Despite her long history of conservative and tea party advocacy, her recent lobbying gig, and her marriage to a Supreme Court Justice, Ginni Thomas’ new boss at The Daily Caller isn’t worried that his latest hire will cause editorial head aches for him and his staff.
“She is an old friend of my business partner Neil Patel,” said Tucker Carlson in a phone interview Tuesday morning. Carlson co-founded the Caller with Patel, a former Dick Cheney adviser, in January 2010. In recent weeks, the site has picked up some high-profile new employees, including former Slate and Newsweek blogger Mickey Kaus. But Carlson seemed genuinely bewildered by the reaction to his latest human resources decision.“She was talking to [Patel] about all these not-so-well known political figures who might be interesting to interview…freshmen members, or people who are involved in the political process who don’t get a ton of attention.”
Thomas is no political shrinking violet. She’s made her name most recently as a conservative advocate and de facto lobbyist — publicly offering her services to clients of the advocacy group Liberty Central and its partner the Patrick Henry Center for Individual Liberty. She’s the wife of Supreme Court Justice Clarence Thomas, vocally opposes the health care reform law, and worked in 2010 to elect Republicans to Congress.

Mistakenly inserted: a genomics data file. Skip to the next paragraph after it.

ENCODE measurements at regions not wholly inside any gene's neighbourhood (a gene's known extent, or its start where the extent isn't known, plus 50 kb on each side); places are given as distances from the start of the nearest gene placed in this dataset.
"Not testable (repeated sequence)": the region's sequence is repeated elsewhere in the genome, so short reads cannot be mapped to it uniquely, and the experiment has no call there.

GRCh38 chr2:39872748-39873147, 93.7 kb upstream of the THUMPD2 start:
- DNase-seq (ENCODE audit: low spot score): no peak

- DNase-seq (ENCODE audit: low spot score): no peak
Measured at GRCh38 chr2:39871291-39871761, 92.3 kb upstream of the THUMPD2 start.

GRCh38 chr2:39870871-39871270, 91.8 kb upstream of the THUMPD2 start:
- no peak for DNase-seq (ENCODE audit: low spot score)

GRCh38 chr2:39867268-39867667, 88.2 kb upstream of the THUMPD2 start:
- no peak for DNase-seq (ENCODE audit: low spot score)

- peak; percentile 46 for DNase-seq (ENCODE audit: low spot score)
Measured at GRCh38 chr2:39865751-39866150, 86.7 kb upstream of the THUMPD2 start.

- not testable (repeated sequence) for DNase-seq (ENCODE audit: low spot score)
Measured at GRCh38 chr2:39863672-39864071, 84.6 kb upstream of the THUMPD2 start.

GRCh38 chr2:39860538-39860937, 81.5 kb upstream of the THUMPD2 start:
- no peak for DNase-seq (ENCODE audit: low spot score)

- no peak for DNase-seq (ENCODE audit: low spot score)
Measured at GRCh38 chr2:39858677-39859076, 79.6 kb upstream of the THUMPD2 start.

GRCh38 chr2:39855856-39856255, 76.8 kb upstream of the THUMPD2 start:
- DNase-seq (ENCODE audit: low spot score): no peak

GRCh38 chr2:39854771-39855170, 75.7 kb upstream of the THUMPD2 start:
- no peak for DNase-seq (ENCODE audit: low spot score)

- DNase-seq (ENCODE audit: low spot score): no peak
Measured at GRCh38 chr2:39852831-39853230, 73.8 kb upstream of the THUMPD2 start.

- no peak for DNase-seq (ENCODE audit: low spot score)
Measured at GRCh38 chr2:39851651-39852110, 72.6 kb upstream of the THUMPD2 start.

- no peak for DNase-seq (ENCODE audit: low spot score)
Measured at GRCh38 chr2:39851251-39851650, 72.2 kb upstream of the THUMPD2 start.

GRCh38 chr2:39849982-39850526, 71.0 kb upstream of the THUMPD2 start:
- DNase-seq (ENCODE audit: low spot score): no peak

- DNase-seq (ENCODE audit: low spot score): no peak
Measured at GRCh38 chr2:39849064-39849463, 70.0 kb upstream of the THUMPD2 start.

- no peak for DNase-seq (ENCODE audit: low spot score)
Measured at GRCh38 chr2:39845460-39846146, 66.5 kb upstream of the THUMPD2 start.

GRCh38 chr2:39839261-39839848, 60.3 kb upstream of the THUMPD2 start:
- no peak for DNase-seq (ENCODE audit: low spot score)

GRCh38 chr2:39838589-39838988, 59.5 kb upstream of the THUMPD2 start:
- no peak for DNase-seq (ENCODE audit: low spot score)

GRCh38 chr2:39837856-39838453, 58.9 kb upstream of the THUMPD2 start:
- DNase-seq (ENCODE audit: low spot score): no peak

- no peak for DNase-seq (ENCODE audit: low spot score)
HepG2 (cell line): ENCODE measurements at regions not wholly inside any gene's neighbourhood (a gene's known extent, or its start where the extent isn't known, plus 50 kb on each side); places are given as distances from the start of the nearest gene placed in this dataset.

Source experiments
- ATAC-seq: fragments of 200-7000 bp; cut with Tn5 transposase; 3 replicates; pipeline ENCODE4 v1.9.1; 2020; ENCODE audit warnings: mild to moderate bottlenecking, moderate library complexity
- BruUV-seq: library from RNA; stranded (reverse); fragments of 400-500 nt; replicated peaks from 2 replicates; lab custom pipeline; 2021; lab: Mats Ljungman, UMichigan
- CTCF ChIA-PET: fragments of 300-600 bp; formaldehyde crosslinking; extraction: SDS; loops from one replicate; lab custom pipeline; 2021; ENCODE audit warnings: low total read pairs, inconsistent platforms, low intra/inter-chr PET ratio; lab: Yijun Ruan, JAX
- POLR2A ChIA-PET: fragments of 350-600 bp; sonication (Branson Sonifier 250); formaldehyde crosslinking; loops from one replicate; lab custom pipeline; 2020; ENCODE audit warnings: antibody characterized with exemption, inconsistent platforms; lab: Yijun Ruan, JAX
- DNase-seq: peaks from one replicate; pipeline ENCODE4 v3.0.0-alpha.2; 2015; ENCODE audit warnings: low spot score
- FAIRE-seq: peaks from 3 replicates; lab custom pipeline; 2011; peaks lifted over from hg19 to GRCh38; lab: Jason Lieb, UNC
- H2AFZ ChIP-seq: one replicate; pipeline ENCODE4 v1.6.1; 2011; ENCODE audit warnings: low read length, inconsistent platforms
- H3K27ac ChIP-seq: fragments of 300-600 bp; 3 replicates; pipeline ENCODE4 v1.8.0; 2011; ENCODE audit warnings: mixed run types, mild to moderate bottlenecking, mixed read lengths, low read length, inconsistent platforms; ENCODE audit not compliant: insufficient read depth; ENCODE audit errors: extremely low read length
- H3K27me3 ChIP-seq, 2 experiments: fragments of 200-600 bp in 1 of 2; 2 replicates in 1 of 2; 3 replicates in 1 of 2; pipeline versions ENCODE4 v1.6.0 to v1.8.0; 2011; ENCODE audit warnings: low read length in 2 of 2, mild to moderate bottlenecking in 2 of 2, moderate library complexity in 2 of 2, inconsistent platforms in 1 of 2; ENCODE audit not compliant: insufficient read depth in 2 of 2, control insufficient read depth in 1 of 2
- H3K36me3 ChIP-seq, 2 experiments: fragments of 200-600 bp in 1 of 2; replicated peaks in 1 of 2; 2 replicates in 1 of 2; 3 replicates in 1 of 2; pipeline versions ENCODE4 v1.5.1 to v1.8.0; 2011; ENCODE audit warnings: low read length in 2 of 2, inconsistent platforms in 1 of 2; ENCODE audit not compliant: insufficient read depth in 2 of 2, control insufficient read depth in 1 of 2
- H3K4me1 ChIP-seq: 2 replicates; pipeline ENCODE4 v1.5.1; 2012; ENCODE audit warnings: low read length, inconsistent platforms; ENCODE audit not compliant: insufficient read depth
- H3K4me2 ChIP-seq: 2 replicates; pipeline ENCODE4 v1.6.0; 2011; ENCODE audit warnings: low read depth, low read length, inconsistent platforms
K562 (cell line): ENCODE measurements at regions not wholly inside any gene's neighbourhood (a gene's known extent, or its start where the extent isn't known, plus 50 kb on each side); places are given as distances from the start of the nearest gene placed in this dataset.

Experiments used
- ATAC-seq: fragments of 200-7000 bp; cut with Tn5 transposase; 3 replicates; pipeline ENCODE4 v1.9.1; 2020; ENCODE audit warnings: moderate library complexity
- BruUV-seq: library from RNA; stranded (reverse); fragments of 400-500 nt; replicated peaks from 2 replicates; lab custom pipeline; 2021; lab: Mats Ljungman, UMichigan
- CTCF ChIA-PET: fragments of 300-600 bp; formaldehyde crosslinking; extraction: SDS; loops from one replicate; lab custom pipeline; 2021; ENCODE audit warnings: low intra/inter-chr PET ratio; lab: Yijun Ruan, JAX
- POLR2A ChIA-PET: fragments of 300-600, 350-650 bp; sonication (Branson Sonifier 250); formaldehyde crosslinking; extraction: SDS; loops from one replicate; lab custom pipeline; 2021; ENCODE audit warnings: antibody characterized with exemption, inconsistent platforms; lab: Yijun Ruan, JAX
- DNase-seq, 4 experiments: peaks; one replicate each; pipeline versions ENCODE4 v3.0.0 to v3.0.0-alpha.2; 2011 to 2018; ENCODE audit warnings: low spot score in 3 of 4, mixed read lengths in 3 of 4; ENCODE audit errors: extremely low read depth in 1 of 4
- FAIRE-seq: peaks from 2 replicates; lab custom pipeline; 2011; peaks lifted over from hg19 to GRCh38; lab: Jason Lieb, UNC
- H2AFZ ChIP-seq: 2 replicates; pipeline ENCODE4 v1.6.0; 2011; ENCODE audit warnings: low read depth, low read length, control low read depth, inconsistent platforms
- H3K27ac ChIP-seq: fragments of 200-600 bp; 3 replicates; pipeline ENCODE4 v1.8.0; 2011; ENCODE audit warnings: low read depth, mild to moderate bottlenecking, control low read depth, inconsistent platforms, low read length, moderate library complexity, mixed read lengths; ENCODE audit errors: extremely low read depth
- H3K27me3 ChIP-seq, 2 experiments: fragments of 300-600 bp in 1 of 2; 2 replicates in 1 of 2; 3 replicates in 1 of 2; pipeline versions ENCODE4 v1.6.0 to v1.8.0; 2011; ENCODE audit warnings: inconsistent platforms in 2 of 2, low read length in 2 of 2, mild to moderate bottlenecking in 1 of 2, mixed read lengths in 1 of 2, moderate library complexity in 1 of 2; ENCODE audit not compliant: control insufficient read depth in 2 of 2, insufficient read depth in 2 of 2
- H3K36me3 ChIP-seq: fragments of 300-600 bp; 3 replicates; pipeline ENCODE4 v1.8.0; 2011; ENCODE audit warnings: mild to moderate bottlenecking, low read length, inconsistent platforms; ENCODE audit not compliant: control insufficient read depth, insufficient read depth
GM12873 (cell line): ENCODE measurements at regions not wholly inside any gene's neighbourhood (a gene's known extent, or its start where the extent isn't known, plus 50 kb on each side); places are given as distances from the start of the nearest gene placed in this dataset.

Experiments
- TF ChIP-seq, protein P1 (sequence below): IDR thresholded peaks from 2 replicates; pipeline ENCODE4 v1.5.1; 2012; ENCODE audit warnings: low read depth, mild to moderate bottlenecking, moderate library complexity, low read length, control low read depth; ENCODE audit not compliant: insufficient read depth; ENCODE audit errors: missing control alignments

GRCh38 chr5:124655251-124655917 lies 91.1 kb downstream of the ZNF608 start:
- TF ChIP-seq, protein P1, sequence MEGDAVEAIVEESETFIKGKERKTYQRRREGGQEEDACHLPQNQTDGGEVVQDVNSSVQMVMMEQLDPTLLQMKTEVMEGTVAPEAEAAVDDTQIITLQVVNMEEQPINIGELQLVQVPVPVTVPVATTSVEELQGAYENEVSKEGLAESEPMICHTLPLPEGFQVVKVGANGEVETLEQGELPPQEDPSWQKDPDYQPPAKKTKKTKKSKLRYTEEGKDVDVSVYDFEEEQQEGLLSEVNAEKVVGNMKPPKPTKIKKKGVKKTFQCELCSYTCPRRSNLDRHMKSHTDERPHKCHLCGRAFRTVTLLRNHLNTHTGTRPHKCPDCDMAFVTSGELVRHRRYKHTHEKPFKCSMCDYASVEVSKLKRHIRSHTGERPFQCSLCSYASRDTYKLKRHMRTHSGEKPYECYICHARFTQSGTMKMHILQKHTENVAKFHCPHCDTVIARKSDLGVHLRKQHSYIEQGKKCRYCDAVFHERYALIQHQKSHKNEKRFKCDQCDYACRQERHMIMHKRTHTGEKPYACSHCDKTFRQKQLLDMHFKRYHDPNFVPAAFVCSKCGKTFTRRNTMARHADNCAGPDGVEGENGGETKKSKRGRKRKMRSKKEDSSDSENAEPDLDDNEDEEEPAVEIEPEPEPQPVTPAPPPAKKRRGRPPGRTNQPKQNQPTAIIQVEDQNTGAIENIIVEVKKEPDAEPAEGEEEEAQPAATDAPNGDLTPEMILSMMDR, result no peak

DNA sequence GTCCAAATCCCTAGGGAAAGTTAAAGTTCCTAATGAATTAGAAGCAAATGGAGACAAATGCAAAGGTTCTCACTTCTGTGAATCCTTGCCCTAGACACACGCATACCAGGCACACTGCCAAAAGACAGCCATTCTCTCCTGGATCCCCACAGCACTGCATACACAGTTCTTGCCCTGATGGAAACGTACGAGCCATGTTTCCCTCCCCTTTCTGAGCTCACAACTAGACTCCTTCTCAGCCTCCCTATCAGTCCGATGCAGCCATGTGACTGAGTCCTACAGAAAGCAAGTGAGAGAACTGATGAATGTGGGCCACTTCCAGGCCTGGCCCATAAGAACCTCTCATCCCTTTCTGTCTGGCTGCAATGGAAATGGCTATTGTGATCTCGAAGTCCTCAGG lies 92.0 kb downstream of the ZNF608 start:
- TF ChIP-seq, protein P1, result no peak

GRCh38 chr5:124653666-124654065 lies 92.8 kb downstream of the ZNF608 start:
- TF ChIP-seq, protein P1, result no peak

Buried in that curriculum vitae are potential conflicts of interest — past clients who may become sources, or subjects of articles. In a phone interview today, Carlson explained his standard to me.
“Nobody here is going to be interviewing anybody from whom he or she takes money,” he said emphatically.
It’s unclear whether Thomas has any ongoing business relationships with her political clients. When asked whether such relationships might still exist, Carlson said he didn’t know. The website for her firm Liberty Consulting was down as of Tuesday morning.
In cases where Thomas’ subjects or sources as a reporter are former clients, Carlson says the Caller will address disclosure on a case by case basis.
“It’s case by case,” he said, “you can fairly easily think of circumstances in which that would be unacceptable, and other cases in which it would be acceptable.”
As an example, Carlson hypothesized that a journalist could report out an expose of his former employer in a different profession without needing to recuse himself or disclose the past relationship. He likewise alluded to “buckraking” — the common, though questionable, practice among political journalists of speaking to interested parties for money, and then not disclosing those fees in future writings. Both types of potential conflicts of interest don’t concern him too much.
“Let your conscience be your guide — I mean we’re adults,” Carlson said. “Here are my rules: if you’re doing something you feel you need to hide, it’s probably the wrong thing. We’re not going to be hiding anything. We never have.”
Carlson’s looking forward to Thomas’ tenure, and noted that the scrutiny Tuesday should wait until she’s actually published a product for people to critique.
“We’re pretty comfortable policing the people who work here for conflicts, and we’ll continue to do that,” Carlson said. “If you think you see a conflict in any of our pieces, I hope you’ll point it out.”